We're unable to sign you in at this time. Please try again in a few minutes.
We were able to sign you in, but your subscription(s) could not be found. Please try again in a few minutes.
There may be a problem with your account. Please contact the AMA Service Center to resolve this issue.
Contact the AMA Service Center:
Telephone: 1 (800) 262-2350 or 1 (312) 670-7827  *   Email: subscriptions@jamanetwork.com
Error Message ......
Article |

Clinical Crossroads: An 88-Year-Old Woman Facing the End of Life

Valery A. Portnoi, MD
JAMA. 1997;278(12):977. doi:10.1001/jama.1997.03550120037019.
Text Size: A A A
Published online


To the Editor.  —As a practicing geriatrician, I enjoyed reading Dr Lynn's discussion of Mrs J, an 88-year-old woman at the end of life.1 I have under my care a 92-year-old woman with strikingly similar conditions, ie, severe aortic stenosis, coronary artery disease, and congestive heart failure (CHF). But, in contrast to Mrs J, 2 years ago my patient reversed her initial decision to have hospice care and underwent 2 balloon valvuloplasties.It appears that Mrs J 1 year before discussion was ready for more aggressive treatment. Otherwise why would she consent to cardiac catheterization? Open heart surgery was not a good treatment option, as Lynn commented. But what about valvuloplasty? A wide range of invasive treatment options can be successful, even in very elderly patients.2Regardless of decisions regarding invasive procedures or surgery, medical management of CHF should be optimized for the patient discussed by Lynn. Angiotensin-converting enzyme inhibitors are a


Sign in

Purchase Options

• Buy this article
• Subscribe to the journal
• Rent this article ?




Also Meets CME requirements for:
Browse CME for all U.S. States
Accreditation Information
The American Medical Association is accredited by the Accreditation Council for Continuing Medical Education to provide continuing medical education for physicians. The AMA designates this journal-based CME activity for a maximum of 1 AMA PRA Category 1 CreditTM per course. Physicians should claim only the credit commensurate with the extent of their participation in the activity. Physicians who complete the CME course and score at least 80% correct on the quiz are eligible for AMA PRA Category 1 CreditTM.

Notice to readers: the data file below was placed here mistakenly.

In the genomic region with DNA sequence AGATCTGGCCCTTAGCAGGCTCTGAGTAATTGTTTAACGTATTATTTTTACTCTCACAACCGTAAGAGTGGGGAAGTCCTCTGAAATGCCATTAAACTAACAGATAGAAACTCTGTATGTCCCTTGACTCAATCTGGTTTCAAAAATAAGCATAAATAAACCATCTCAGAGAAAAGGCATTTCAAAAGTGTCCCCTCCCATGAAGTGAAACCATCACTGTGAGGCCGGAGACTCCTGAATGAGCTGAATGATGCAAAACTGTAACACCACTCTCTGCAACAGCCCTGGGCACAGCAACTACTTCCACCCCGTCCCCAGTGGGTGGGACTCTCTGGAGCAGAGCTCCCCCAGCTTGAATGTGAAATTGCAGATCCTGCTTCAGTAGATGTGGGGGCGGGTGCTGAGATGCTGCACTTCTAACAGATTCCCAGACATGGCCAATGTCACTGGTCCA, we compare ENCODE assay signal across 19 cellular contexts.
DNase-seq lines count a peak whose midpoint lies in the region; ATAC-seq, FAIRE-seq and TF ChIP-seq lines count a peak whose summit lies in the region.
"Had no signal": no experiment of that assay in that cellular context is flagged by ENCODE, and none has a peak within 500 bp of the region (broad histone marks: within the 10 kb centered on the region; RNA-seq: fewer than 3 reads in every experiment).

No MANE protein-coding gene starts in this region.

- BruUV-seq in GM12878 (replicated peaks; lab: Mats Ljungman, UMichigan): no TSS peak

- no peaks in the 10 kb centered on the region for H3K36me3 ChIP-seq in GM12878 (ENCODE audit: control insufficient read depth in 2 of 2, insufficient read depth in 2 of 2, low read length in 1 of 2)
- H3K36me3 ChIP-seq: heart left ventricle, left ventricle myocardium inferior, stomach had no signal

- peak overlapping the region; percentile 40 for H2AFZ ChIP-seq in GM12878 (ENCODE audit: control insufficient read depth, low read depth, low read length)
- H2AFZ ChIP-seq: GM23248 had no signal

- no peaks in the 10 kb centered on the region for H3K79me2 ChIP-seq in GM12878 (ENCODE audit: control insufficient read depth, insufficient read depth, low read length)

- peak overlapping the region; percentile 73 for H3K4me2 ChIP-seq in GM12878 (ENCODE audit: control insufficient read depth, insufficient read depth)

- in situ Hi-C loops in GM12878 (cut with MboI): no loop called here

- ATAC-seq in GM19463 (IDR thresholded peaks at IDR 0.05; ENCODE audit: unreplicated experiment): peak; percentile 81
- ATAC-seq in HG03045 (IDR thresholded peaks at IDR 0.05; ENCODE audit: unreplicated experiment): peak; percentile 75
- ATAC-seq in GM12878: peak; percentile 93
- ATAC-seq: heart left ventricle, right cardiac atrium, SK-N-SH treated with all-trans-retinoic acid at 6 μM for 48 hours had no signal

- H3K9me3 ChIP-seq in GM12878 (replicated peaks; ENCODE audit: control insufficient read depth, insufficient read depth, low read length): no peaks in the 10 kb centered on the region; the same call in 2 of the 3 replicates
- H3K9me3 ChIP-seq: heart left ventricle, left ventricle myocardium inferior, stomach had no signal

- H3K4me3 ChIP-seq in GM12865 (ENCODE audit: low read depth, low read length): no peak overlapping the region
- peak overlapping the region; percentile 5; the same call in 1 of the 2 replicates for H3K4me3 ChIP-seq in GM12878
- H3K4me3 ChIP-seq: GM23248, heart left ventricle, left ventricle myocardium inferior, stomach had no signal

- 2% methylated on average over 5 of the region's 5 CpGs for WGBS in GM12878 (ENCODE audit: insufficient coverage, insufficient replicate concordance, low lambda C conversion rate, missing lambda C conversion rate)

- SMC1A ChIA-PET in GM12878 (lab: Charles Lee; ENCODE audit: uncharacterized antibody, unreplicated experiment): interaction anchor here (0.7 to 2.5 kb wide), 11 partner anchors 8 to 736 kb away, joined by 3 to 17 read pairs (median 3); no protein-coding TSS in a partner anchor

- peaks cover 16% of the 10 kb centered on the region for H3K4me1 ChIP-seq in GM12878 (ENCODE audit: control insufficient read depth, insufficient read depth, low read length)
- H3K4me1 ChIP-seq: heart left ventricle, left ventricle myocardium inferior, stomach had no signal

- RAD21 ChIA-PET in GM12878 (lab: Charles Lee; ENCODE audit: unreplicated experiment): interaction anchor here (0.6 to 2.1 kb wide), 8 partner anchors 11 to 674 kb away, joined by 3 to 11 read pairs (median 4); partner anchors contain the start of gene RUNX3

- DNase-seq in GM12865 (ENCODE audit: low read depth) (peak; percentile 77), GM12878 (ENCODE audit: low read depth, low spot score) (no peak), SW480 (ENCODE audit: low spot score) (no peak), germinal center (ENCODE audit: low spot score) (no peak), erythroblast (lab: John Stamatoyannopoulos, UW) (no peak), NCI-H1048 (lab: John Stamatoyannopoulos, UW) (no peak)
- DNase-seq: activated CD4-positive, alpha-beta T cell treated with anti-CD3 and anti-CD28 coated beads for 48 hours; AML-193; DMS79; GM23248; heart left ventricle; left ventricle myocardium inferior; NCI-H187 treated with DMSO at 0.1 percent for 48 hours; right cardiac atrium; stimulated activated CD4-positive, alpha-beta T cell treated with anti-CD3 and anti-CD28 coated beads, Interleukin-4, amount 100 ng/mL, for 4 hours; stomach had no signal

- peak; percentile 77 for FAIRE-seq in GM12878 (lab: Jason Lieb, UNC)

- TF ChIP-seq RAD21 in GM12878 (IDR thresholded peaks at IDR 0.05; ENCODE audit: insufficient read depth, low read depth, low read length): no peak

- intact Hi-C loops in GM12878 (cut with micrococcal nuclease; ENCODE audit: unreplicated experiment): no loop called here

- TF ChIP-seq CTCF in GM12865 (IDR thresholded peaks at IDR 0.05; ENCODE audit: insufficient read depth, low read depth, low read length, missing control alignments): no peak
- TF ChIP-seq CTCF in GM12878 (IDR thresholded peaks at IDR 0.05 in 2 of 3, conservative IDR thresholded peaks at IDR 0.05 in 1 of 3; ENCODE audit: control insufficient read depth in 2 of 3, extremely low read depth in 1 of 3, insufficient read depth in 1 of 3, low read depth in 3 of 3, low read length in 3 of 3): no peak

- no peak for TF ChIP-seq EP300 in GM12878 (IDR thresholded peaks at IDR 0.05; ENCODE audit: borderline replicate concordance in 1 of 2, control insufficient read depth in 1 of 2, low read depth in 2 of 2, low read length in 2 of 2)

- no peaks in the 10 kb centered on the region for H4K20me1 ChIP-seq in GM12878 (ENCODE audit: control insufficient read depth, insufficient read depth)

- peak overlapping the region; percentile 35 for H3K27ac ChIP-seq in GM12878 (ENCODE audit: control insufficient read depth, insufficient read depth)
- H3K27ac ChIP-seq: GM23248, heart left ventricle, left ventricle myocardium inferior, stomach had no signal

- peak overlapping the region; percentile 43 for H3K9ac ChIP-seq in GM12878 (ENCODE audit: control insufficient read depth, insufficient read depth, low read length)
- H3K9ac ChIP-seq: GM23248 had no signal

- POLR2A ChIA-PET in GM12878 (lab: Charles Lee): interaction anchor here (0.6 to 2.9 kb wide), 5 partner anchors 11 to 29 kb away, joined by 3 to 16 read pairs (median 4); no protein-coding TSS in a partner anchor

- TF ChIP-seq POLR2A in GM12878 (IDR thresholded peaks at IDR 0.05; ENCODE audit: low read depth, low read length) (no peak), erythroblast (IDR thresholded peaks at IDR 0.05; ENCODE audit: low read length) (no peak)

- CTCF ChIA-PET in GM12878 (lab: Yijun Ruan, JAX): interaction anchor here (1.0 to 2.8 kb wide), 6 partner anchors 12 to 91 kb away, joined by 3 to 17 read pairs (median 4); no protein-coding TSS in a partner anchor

Note: You must get at least of the answers correct to pass this quiz.
Please click the checkbox indicating that you have read the full article in order to submit your answers.
Your answers have been saved for later.
You have not filled in all the answers to complete this quiz
The following questions were not answered:
Sorry, you have unsuccessfully completed this CME quiz with a score of
The following questions were not answered correctly:
Commitment to Change (optional):
Indicate what change(s) you will implement in your practice, if any, based on this CME course.
Your quiz results:
The filled radio buttons indicate your responses. The preferred responses are highlighted
For CME Course: A Proposed Model for Initial Assessment and Management of Acute Heart Failure Syndromes
Indicate what changes(s) you will implement in your practice, if any, based on this CME course.


Some tools below are only available to our subscribers or users with an online account.

0 Citations

Sign in

Purchase Options

• Buy this article
• Subscribe to the journal
• Rent this article ?

Related Content

Customize your page view by dragging & repositioning the boxes below.